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1 hour ago, mrjohns2 said:

Why? SM conference is one of the most important parts of the SM role. 

It has to do with leadership style and availability. For example, the SM couldn’t come to camp two years ago, so I covered the conferences for scouts so they could move to their BoR ASAP. Sometimes advancement is a trickle; other times, a flood.

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When I was a Scoutmaster, I always did the conferences for Star, Life, Eagle.  For the lower ranks I would delegate them to the ASMs.  Just worked best that way so I could spend a good amount of time with the older youth.  When I had newer ASMs, they would sit with me during conferences.

It helped with the training of the future Scoutmasters as well.  So I think it is ideal.

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On 12/9/2021 at 8:10 AM, InquisitiveScouter said:

Sounds like football, cards, camaraderie, camping, and cooking were accomplished!

So...what do they want to accomplish...and what do you want them to accomplish?  Guarantee they will not be the same!  Remember, "This will be the hardest part for you to accept."

And put yourself in their shoes...probably every minute of their lives is scheduled with some activity.  They need unstructured time to develop.  There are a hundred studies that show this...  Do not be a slave to the "activity."

If they are camping and cooking, then those "activities" will lead to advancement.  Be available for them.  Set up your chair and another (for a Scout) near the fire and tell them anyone who wants to work on a requirement will have your undivided attention.  If a Scout takes you up on it, work on ONE requirement, them kick them to the curb for a few minutes and give the opportunity to another Scout.  I find this quite effective.  If no one takes you up on it, the start with one and do a Scoutmaster Conference (and sign it off if not previously done).  Talk for a few minutes about what they like about the Troop, what they would like to see in the Troop, and what they wish the Troop would stop doing (start, stop, continue...sound familiar?)  Ask them what their goals are for Scouting.  If they do not wish to pursue advancement, you have to be fine with that!  Help them set one goal.  SMART (specific, measurable, achievable, relevant, and time-limited).  Write it down, and make a commitment to follow up with them on it.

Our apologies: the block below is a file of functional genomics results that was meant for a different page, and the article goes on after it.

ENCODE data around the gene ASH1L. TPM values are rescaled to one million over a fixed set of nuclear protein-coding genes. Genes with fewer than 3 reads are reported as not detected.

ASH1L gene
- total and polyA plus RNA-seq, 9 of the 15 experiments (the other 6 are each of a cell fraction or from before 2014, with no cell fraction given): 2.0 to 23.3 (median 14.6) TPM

A parting thought... do not try to make your Scouts follow in your footsteps, do the things you have done, and become you...they won't, and they aren't.  Help them find their own way.

Great comments. 

I've been in multiple troops.  Some of the worst scouting experiences we've had are in highly structured troops that often bragged about boy-led.  Reality is it was boy-led and adult nagged.  I think @InquisitiveScouter is exactly right.  Scout's objectives may not be your objectives.  Football and cards are great activities as they give the scouts a chance to socialize and connect.  That is one of the most important aspects of scouting.  Scouting is social.  A successful scout builds life-long friendships.  

The only caveat I'll give is that not all scouts are the same.  I'd encourage troops to find or choose at least one activity; maybe more.  Maybe it's a hike to the highest point.  Maybe it's a swim or exploring or ...  something.  If patrols or individual scouts don't want to participate, fine.  BUT, try to give them the opportunity.  There will always be some scouts that are not fully ready to socialize without guided activity.  There will always be some scouts who know their parents are waiting at home for the scout to tell them what they did that was meaningful over the weekend.  Oh, we hiked the XXXX up to XXXX and saw XXXXX.   Or we earned XXXXX.  Or we visited XXXXX.   

If the scouts choose the activity, you'll often see the scouts apply constructive cajoling to encourage participation.  Hopefully, constructive pressure.  :)  ... BUT, ya know.  If the scouts want their free time to de-compress and relax, fine.

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